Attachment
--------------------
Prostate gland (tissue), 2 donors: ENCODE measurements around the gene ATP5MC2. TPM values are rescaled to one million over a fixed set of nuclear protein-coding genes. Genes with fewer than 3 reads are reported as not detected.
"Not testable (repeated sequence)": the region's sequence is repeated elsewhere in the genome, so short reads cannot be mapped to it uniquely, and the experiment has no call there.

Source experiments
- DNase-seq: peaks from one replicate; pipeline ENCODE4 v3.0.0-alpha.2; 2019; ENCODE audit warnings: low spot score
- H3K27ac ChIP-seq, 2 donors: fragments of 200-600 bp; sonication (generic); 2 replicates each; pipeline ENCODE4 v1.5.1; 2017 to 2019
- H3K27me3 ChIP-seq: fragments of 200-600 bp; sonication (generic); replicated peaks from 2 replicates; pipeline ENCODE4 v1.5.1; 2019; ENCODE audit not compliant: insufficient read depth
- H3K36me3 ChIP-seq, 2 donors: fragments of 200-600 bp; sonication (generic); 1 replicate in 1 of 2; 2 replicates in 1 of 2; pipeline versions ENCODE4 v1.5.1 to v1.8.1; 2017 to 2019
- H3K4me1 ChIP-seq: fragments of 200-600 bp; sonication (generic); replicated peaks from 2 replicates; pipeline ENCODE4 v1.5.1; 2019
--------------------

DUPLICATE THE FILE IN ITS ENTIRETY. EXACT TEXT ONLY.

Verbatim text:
Prostate gland (tissue), 2 donors: ENCODE measurements around the gene ATP5MC2. TPM values are rescaled to one million over a fixed set of nuclear protein-coding genes. Genes with fewer than 3 reads are reported as not detected.
"Not testable (repeated sequence)": the region's sequence is repeated elsewhere in the genome, so short reads cannot be mapped to it uniquely, and the experiment has no call there.

Source experiments
- DNase-seq: peaks from one replicate; pipeline ENCODE4 v3.0.0-alpha.2; 2019; ENCODE audit warnings: low spot score
- H3K27ac ChIP-seq, 2 donors: fragments of 200-600 bp; sonication (generic); 2 replicates each; pipeline ENCODE4 v1.5.1; 2017 to 2019
- H3K27me3 ChIP-seq: fragments of 200-600 bp; sonication (generic); replicated peaks from 2 replicates; pipeline ENCODE4 v1.5.1; 2019; ENCODE audit not compliant: insufficient read depth
- H3K36me3 ChIP-seq, 2 donors: fragments of 200-600 bp; sonication (generic); 1 replicate in 1 of 2; 2 replicates in 1 of 2; pipeline versions ENCODE4 v1.5.1 to v1.8.1; 2017 to 2019
- H3K4me1 ChIP-seq: fragments of 200-600 bp; sonication (generic); replicated peaks from 2 replicates; pipeline ENCODE4 v1.5.1; 2019